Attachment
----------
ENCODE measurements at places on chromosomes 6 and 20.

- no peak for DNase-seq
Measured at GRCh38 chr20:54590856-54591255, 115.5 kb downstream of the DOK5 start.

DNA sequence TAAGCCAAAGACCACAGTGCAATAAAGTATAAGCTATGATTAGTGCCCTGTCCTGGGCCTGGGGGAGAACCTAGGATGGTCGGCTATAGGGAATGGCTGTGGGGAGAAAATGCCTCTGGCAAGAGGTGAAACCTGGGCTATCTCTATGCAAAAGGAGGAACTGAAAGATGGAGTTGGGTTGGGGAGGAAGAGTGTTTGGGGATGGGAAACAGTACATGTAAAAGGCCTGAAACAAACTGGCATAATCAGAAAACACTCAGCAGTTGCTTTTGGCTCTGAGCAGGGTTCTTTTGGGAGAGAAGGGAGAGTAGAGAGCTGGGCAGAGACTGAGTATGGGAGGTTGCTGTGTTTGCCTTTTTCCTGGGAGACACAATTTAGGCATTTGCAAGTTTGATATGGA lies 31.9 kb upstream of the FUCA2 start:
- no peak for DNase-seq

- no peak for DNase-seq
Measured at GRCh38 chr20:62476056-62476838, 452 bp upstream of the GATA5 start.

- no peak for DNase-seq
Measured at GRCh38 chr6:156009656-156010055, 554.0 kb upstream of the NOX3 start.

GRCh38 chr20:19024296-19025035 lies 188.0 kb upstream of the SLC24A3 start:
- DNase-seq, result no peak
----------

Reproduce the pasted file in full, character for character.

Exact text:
ENCODE measurements at places on chromosomes 6 and 20.

- no peak for DNase-seq
Measured at GRCh38 chr20:54590856-54591255, 115.5 kb downstream of the DOK5 start.

DNA sequence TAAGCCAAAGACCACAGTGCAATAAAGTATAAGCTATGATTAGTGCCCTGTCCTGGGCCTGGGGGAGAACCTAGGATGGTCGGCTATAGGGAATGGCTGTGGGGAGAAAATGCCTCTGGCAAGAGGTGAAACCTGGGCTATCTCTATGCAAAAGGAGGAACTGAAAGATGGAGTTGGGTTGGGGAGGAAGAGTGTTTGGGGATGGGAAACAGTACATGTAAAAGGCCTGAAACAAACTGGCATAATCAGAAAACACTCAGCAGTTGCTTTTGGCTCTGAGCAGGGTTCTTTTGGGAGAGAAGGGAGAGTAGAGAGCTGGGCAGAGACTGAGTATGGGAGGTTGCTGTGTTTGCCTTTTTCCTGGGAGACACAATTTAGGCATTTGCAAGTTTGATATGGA lies 31.9 kb upstream of the FUCA2 start:
- no peak for DNase-seq

- no peak for DNase-seq
Measured at GRCh38 chr20:62476056-62476838, 452 bp upstream of the GATA5 start.

- no peak for DNase-seq
Measured at GRCh38 chr6:156009656-156010055, 554.0 kb upstream of the NOX3 start.

GRCh38 chr20:19024296-19025035 lies 188.0 kb upstream of the SLC24A3 start:
- DNase-seq, result no peak